Immigration is a key driver of the entitlement state. Most immigrants to the U.S. have low levels of education and job skills and end up on array of benefit programs. Fifty-one percent of illegal immigrants lack a high school education compared to 20% of legal immigrants.
According to a Heritage Foundation study, the average illegal immigrant household has a “net deficit” of benefits to taxes of $14,387. That means the family receives $14,387 more in federal government benefits than it pays in federal taxes.
The study predicts under the Senate-passed immigration bill (S.744), that would increase to $22,700. The Study also concludes what most of us instinctively know about our current immigration system: lawful immigrants receive more in government benefits than native born Americans. So immigrants, both legal and illegal, are a fiscal burden. On the other hand, immigrants buy things, adding demand for goods and services. But, Heritage concludes the overall cost of illegal immigrants under the bill will exceed their contribution by more than $6.3 trillion.
What’s the point of the current fiscal debate if we are to have 10-20 million new illegal immigrants and their families here consuming benefits over the next decade? (Even though the bill does not allow them to receive Social Security or Medicare for a decade, they can receive Medicaid, attend public schools, and qualify for some federal benefit programs.) All of the energy conservatives are expending now on the government shutdown, the debt ceiling and “entitlement reform” would be better spent fighting the House leadership over immigration. Sen. Cruz and the Tea Parties have, as of this moment, achieved nothing. Yet “immigration reform” is still hanging out there over the House like a biblical cloud no larger than one’s hand. If the House passes any immigration legislation, it will be taken up by a conference committee which, opponents of the bill fear, will make it more like the Senate bill. Then, the House will be under unblinking pressure to pass the conference “bipartisan” bill and “put immigration behind us.”
Our Illinois Republicans cannot be trusted on this issue. Sen. Kirk has betrayed us in voting for the Senate bill. He is thoroughly dishonest after having campaigned as an opponent of amnesty in 2010. He should be opposed in the 2016 primary. And our supposedly bright young stars, Congressmen Schock and Kinzinger, are either incoherent about immigration policy or, at times, indicate openness to mass legalization. For whatever reason, they simply don’t listen to their mostly rural and conservative constituents on this issue. It’s time to take action against them. We should stop giving money to their campaigns, stop volunteering, and hope they listen to us. If not, then let them get primaried. It’s no longer possible to be a “thoughtful conservative” as Adam Kinziger calls himself, and support higher levels of immigration. Immigration = spending and debt.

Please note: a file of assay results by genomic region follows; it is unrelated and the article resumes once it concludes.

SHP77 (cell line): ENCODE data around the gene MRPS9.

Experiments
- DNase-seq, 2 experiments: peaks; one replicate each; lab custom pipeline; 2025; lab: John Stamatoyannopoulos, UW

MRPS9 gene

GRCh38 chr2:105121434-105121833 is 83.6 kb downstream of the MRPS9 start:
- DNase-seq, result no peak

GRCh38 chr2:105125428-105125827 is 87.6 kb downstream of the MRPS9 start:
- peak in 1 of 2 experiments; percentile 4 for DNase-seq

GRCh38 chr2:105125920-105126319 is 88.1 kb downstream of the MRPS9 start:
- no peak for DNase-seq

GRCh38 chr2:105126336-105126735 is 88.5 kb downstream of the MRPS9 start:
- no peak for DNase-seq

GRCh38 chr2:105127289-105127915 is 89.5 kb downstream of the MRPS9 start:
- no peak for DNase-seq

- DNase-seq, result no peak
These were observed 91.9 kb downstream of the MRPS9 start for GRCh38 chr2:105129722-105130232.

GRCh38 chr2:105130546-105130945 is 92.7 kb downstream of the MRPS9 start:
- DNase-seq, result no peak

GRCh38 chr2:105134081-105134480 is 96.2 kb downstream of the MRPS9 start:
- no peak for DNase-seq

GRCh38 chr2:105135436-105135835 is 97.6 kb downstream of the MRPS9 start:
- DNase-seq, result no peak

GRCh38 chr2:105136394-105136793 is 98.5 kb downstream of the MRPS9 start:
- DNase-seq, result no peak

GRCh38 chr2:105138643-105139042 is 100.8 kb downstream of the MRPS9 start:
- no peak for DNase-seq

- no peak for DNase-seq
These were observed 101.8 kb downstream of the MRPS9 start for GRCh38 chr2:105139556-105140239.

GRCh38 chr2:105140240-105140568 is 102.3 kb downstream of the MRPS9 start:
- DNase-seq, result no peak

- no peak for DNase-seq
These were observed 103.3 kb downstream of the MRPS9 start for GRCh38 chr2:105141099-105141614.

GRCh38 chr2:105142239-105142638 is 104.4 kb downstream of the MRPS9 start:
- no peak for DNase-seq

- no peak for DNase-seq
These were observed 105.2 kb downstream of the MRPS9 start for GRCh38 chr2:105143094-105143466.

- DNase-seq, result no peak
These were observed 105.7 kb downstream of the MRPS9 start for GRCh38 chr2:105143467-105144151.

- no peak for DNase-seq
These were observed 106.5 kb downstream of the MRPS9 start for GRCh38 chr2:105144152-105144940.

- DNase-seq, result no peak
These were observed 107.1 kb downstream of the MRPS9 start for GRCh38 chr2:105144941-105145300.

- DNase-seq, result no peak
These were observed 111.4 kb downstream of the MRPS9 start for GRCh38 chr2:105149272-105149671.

Former Congressman Robert Dold, an undistinguished one-term Republican, is trying to regain his old seat on the North Shore (despite the inconvenient fact he doesn’t live in the district). I’ve been unable to find any public statement he has ever made about immigration- which in this environment is Ostrich-like behavior. We would be ill served by a member of Congress who fails to see the nexus between immigration and all of the fiscal pathologies that now are front and center. Perhaps a Republican running in a blue district can fudge it on abortion or other social issues. But the House is going to take action on immigration before the 2014 midterm election. We must insist on knowing what our Congressmen and potential Congressmen think about it. The Ostrich is indistinguishable from the RINO.